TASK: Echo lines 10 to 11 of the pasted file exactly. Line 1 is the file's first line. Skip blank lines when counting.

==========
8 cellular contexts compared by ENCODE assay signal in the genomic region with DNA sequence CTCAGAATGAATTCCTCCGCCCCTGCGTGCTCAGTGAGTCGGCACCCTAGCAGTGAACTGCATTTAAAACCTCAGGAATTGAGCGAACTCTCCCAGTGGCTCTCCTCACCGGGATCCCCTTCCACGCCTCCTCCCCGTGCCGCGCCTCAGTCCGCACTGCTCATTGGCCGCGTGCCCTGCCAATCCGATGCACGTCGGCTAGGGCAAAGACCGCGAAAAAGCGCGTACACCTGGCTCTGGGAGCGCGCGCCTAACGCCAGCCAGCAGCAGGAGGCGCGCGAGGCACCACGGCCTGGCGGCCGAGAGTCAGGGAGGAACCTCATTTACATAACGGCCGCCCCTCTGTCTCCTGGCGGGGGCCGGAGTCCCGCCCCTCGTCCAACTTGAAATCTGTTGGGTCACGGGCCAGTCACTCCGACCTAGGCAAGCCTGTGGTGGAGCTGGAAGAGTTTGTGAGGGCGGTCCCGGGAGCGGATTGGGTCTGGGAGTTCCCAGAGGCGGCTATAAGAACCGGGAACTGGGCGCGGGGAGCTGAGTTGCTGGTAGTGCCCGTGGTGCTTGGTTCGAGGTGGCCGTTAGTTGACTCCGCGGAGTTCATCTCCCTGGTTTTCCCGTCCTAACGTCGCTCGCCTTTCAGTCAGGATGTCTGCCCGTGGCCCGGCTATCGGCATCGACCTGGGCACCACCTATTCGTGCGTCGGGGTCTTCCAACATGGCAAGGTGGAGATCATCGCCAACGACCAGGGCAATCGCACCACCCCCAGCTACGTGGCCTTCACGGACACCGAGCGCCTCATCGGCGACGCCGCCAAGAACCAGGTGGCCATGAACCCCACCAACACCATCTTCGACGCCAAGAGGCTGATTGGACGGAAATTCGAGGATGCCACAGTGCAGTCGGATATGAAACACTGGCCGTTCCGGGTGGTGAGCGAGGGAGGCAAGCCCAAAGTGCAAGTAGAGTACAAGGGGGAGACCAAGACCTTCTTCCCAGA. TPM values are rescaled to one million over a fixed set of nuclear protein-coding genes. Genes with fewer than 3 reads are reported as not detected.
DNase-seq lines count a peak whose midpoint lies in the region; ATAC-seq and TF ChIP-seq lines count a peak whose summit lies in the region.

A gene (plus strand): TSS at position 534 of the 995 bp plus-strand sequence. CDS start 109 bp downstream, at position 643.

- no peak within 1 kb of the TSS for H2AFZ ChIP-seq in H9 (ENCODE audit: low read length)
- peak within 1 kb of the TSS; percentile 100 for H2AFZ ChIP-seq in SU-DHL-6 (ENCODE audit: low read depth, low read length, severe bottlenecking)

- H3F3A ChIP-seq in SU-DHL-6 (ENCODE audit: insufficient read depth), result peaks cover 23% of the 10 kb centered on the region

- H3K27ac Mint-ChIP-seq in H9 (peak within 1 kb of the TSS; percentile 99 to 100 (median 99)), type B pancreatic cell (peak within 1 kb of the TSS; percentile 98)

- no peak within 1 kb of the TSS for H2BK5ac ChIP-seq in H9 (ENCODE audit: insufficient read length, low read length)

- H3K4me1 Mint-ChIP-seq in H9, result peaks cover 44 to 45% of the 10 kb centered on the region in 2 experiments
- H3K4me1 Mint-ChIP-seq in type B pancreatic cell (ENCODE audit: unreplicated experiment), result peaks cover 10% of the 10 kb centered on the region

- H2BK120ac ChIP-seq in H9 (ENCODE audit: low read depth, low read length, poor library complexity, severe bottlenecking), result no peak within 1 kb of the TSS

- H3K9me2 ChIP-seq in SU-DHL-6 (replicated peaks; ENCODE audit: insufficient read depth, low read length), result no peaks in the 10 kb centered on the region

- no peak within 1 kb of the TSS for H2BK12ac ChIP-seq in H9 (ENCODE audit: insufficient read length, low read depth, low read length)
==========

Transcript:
- H3K4me1 Mint-ChIP-seq in type B pancreatic cell (ENCODE audit: unreplicated experiment), result peaks cover 10% of the 10 kb centered on the region

- H2BK120ac ChIP-seq in H9 (ENCODE audit: low read depth, low read length, poor library complexity, severe bottlenecking), result no peak within 1 kb of the TSS